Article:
Anna’s mother, their mother, May Clara tried to tell her that Master Massion’s son wanted her. “Anna Clara, there be a talebearer in this here house!” May Clara had told her this when she saw her leave the field to come to her, putting oil in the lamps in the salon room. “Be careful Anna Clara. Mind yaself, Anna Clara.”

Be careful, Anna Clara, Mama said.   Don’t chu chase em, Daddy said.

That cold creeped up her back, just like his hands did as he took off the housedress, she wore. The cold fingertips and lips that caressed her, came back. How her Master Massion’s son, Edward, took her. From that first night, and a season after. The night he, Edward, this same boy who taught her how to spell her name, took her in her own quarters. He slapped her, pushing into her as she cried. “You ain’t ever leaving me, Anna!” She smelled the liquor on his breath, through his clothes. “No, Suh! Please! Stop!” Anna couldn’t reach him through the liquor he drank. Groping in the darkness, of found the metal of a small lantern. She had grabbed the lantern with all her might, bringing glass crashing everywhere as her mother and father woke. Edward, bleeding and not moving, laid at her feet. Anna leaned again the wall of her cabin, holding her clothes together. As she held her clothes together, her parents woke up—looking at the bleeding, drunk white man on their floor. May Clara looked at the man on the floor before looking at her daughter. “Run, Anna Clara.” The calm of her mother’s voice, now a hiss, scared her. Stepping over Edward, she ran.  

Anna’s feet burned remembering how she had run. How fast she had run, how far she had run. Through that same forest, until she reached the beach. The sand a comfort as her feet throbbed and bled. As she wrapped her arms around herself, there was warmth that came over her. As she closed her eyes, she stayed in that space. Anna remembered everything in the waves that came to her that night, seeping through her head scarf and hair. The tears came again, as she pulled herself back from the sand, her blood and the water. Anna opened her eyes, pushing away from the tree. “We gon be free in the morning.”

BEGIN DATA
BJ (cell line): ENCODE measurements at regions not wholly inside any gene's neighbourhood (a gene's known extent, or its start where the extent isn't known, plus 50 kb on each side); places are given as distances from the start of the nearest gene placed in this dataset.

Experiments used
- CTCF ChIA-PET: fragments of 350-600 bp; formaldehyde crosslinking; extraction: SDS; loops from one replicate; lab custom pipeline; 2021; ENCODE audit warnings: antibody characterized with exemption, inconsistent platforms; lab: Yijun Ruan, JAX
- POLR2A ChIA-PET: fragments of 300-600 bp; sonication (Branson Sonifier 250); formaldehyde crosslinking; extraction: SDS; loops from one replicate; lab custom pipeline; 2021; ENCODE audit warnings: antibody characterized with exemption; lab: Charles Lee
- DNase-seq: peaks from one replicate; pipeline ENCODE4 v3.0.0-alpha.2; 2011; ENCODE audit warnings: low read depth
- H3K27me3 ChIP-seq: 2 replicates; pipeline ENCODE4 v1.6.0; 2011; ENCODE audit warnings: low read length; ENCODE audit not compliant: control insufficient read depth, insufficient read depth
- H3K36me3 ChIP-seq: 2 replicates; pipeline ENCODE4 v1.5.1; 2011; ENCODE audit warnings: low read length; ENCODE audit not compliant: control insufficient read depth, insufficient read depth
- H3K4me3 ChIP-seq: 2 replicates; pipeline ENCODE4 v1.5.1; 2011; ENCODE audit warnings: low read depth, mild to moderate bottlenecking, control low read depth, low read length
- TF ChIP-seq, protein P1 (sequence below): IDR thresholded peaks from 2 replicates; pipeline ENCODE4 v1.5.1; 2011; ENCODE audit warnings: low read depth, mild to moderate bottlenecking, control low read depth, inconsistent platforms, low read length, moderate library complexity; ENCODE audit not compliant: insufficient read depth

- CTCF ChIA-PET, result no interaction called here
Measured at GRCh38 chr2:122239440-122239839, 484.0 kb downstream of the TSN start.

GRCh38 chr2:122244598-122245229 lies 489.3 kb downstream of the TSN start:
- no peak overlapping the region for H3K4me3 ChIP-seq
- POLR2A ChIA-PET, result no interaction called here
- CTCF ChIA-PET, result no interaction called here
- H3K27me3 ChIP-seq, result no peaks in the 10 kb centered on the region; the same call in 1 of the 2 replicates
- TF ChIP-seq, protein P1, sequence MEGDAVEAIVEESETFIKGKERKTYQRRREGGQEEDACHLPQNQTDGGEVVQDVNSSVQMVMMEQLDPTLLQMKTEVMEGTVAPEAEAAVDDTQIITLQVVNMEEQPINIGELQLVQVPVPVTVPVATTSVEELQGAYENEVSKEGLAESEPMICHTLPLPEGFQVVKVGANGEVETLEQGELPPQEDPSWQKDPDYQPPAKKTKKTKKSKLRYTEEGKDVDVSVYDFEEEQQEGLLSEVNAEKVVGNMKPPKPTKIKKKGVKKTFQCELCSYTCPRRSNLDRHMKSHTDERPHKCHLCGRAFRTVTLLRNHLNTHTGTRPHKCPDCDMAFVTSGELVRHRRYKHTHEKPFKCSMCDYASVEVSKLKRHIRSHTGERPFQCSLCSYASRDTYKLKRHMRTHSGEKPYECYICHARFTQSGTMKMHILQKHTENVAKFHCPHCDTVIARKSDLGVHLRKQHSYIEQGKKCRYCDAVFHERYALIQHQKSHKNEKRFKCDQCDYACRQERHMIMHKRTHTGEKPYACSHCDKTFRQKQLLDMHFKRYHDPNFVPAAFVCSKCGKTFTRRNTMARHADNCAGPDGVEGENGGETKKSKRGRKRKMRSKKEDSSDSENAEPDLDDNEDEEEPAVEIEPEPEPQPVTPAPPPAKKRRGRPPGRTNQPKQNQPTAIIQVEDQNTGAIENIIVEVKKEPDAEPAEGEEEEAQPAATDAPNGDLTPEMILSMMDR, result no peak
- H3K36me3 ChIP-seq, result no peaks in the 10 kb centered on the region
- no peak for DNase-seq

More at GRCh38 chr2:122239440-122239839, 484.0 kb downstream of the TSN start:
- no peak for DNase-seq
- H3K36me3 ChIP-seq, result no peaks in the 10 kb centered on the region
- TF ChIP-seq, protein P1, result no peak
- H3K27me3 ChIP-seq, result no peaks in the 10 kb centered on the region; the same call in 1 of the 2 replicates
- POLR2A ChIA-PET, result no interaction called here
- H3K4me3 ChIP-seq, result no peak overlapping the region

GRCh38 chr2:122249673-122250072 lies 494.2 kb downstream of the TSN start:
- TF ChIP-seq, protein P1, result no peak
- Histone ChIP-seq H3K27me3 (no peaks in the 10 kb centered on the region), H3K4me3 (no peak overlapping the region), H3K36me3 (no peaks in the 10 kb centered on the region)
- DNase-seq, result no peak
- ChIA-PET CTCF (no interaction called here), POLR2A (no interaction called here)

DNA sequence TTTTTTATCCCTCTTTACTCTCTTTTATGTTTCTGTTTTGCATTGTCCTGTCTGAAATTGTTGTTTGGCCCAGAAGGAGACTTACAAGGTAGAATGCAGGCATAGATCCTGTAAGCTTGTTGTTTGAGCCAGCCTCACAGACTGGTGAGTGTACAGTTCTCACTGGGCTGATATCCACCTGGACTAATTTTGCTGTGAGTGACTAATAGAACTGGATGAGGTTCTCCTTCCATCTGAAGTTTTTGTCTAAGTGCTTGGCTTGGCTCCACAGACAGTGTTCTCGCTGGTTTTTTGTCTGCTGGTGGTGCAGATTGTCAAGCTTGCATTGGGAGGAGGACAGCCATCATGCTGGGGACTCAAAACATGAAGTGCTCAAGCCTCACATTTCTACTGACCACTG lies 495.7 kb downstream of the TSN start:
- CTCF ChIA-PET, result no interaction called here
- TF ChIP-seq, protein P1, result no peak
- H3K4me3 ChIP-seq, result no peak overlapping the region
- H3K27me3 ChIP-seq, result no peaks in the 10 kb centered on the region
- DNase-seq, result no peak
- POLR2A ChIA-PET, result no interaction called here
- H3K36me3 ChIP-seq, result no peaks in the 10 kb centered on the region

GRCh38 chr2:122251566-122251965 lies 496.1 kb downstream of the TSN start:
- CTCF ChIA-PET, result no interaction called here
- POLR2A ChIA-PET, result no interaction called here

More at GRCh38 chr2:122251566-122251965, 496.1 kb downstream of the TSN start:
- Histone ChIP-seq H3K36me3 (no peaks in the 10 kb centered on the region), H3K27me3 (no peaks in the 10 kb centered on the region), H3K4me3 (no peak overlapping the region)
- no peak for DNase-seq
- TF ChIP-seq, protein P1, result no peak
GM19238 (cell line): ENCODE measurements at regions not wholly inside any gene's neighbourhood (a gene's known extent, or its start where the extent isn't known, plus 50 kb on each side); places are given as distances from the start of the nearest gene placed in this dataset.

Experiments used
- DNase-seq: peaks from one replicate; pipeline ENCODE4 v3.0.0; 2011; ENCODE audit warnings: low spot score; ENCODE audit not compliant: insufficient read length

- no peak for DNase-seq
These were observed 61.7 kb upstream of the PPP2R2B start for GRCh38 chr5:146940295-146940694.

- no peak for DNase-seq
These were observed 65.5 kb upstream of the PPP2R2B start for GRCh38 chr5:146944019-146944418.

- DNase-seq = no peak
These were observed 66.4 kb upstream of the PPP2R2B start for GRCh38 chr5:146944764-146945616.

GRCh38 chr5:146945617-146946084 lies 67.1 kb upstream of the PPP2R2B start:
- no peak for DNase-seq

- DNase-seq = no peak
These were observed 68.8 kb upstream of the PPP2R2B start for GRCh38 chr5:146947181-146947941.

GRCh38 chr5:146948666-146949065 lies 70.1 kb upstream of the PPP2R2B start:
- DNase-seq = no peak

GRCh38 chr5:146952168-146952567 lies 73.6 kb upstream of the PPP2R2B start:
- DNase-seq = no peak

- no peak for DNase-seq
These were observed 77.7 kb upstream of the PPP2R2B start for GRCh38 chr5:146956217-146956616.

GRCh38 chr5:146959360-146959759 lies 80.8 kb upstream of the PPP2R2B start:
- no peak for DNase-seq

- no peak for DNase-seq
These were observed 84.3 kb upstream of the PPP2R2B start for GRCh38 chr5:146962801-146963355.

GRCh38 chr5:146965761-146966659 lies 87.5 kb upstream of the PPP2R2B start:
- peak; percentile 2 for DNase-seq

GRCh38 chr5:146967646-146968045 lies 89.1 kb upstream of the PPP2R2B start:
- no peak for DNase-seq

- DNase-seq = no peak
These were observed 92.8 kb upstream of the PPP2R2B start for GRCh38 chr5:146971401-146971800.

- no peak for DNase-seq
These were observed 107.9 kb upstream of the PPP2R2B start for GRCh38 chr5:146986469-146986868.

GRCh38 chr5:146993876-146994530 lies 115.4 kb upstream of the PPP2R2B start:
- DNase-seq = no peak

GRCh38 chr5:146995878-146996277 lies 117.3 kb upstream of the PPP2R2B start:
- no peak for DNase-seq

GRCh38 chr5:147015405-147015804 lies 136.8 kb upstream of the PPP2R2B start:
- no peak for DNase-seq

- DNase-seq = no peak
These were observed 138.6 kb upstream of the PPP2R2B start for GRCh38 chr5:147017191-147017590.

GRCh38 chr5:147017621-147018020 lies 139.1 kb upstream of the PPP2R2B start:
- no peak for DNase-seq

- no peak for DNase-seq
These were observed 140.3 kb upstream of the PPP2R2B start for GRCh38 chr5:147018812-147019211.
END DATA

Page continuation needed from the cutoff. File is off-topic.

There were arms around her then, Rasp’s voice in her ear. Her body shook as she cried, leaning against the tree, free from the memory. Don’t chu chase them. The memories of everything that happened came in waves again. She remembered Luke telling her their mother pushing Edward out the quarters. “Anna, Papa beat Mistuh Edward somethin bad! Face red as Jesus blood!” The memories skipped to the day her father, Joshua, took the lash to protect her after everything happened. Before he went with the overseers, he told her what she was scared to say again aloud: “Them is dark things in yo head, Anna. Don’t chu go chasin em.”

  Edward hadn’t remembered being hit with the lantern, but he remembered Joshua hitting him. Anna wept in Rasp’s arms like the same day her father was beat in the barn. For her. For her sake. We gon be free in the morning. She hung on to the words as the tears came in heavy sobs, tears steady as raindrops. “Papa!” she shrieked. Anna remembered Gram Hallie holding onto her from the tree near the barn. She remembered how he struggled, fought against her hug. Anna’s body shook, remembering the whip lashing against the flesh of her father’s back. “Shush, baby! Shush!” The juniper Gram Hallie worn filled her again, wrapped around her again even in Rasp’s arms. The sound of the whip fresh as Rasp held her. “Anna Clara! Anna Clara!”

Clara. May Clara’s mother’s name. Her mother was the last child she had before she was sold for spite. Master Massion’s sister, Miss Julia, lied and said Clara stole something from her. We gon be free in the morning. Her feet throbbed, reminding her of what Luke told her. “Luke wit Paul on alla his travels, dass what Father Shep say.” Her mother said. “Luke the same way. Knowin and seein. He gon be great!” Her mother vowed any daughter she could keep would have the name Clara if she could help it. “I know these white folk aint finna ever call you all that I say you is,” her mother had told her. “But yo name Anna Clara. Anna like the Bible. Clara like my Mama.”

We gon be free in the morning. 

Rasp held Anna, tight. His breath in time with her tears. She cried as the trees rustled. “There they is!” Rasp held her, turned the Anna from the sound. The smell of the hickory wood in Rasp’s clothes steadied her. “Anna Clara!” There was a weight that crashed into Rasp’s back, with a small tow sack on his back. It was Luke. “The scouts is gon be here at dawn! We gotta stay out here tonight. Be ready to go when they knock on the Closet door.” Rasp followed Luke as he set a lantern in the small window. Rasp picked Anna up from her feet, still throbbing from memory. “Tomorrow, Anna. Tomorrow already comin!” 

As he crossed the small threshold of the Prayer Closet, this small house built by their grandfather, Old Wen, before Master Massion was ever born! This place was built with scrap wood, and lumber from other trees. Old Wen, who died not knowing freedom, set a place for his grandchildren. Rasp held Anna, as she closed her eyes. “Tomorrow?” Rasp kissed her forehead. “We gon be free in the morning.”